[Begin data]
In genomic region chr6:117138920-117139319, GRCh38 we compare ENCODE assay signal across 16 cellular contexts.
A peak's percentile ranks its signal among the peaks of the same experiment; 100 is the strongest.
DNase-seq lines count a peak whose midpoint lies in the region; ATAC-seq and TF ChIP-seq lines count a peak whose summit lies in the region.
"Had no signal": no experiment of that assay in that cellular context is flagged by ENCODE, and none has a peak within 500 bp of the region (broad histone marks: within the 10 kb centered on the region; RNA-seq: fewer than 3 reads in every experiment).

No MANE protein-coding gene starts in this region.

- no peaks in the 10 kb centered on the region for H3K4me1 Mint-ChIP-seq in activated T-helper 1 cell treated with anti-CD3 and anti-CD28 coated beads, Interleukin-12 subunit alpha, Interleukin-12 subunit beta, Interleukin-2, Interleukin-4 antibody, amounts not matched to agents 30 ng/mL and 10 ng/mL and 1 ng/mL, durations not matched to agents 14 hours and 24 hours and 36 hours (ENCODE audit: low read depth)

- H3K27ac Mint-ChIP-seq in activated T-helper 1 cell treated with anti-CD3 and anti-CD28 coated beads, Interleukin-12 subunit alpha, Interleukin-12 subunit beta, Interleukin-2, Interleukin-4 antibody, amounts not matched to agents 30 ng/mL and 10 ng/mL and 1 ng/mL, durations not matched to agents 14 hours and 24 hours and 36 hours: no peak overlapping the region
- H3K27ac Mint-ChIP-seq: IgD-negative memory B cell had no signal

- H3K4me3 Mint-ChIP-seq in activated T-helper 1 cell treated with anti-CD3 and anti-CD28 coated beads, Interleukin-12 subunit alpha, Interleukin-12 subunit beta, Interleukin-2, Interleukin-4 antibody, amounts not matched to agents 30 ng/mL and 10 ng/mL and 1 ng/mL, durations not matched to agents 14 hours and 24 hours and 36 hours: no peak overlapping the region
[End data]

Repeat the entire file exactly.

In genomic region chr6:117138920-117139319, GRCh38 we compare ENCODE assay signal across 16 cellular contexts.
A peak's percentile ranks its signal among the peaks of the same experiment; 100 is the strongest.
DNase-seq lines count a peak whose midpoint lies in the region; ATAC-seq and TF ChIP-seq lines count a peak whose summit lies in the region.
"Had no signal": no experiment of that assay in that cellular context is flagged by ENCODE, and none has a peak within 500 bp of the region (broad histone marks: within the 10 kb centered on the region; RNA-seq: fewer than 3 reads in every experiment).

No MANE protein-coding gene starts in this region.

- no peaks in the 10 kb centered on the region for H3K4me1 Mint-ChIP-seq in activated T-helper 1 cell treated with anti-CD3 and anti-CD28 coated beads, Interleukin-12 subunit alpha, Interleukin-12 subunit beta, Interleukin-2, Interleukin-4 antibody, amounts not matched to agents 30 ng/mL and 10 ng/mL and 1 ng/mL, durations not matched to agents 14 hours and 24 hours and 36 hours (ENCODE audit: low read depth)

- H3K27ac Mint-ChIP-seq in activated T-helper 1 cell treated with anti-CD3 and anti-CD28 coated beads, Interleukin-12 subunit alpha, Interleukin-12 subunit beta, Interleukin-2, Interleukin-4 antibody, amounts not matched to agents 30 ng/mL and 10 ng/mL and 1 ng/mL, durations not matched to agents 14 hours and 24 hours and 36 hours: no peak overlapping the region
- H3K27ac Mint-ChIP-seq: IgD-negative memory B cell had no signal

- H3K4me3 Mint-ChIP-seq in activated T-helper 1 cell treated with anti-CD3 and anti-CD28 coated beads, Interleukin-12 subunit alpha, Interleukin-12 subunit beta, Interleukin-2, Interleukin-4 antibody, amounts not matched to agents 30 ng/mL and 10 ng/mL and 1 ng/mL, durations not matched to agents 14 hours and 24 hours and 36 hours: no peak overlapping the region